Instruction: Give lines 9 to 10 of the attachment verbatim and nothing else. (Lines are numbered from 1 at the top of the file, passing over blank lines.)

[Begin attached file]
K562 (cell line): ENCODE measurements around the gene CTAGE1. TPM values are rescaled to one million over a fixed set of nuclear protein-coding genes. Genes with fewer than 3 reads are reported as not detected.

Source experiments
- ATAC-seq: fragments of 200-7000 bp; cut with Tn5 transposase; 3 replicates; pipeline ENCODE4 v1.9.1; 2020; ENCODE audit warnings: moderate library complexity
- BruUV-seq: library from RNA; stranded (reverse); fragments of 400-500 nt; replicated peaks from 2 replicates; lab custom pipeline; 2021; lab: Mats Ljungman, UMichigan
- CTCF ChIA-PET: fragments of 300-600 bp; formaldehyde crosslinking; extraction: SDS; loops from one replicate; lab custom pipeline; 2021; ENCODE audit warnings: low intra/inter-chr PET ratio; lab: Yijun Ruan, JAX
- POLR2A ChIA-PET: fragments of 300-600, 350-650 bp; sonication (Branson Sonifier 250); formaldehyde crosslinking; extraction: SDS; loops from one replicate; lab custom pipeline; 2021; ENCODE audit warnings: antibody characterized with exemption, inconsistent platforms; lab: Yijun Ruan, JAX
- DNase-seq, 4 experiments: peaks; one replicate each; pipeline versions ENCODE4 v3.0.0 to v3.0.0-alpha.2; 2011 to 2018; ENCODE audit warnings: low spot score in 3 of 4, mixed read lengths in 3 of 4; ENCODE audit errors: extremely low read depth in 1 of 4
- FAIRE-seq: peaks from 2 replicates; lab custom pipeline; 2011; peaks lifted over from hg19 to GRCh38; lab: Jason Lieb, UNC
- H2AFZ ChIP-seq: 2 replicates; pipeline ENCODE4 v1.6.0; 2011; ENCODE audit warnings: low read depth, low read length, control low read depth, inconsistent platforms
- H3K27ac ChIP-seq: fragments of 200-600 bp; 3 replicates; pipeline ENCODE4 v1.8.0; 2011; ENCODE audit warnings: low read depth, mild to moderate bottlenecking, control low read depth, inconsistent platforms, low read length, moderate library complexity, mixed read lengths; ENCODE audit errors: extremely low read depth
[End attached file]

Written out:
- H2AFZ ChIP-seq: 2 replicates; pipeline ENCODE4 v1.6.0; 2011; ENCODE audit warnings: low read depth, low read length, control low read depth, inconsistent platforms
- H3K27ac ChIP-seq: fragments of 200-600 bp; 3 replicates; pipeline ENCODE4 v1.8.0; 2011; ENCODE audit warnings: low read depth, mild to moderate bottlenecking, control low read depth, inconsistent platforms, low read length, moderate library complexity, mixed read lengths; ENCODE audit errors: extremely low read depth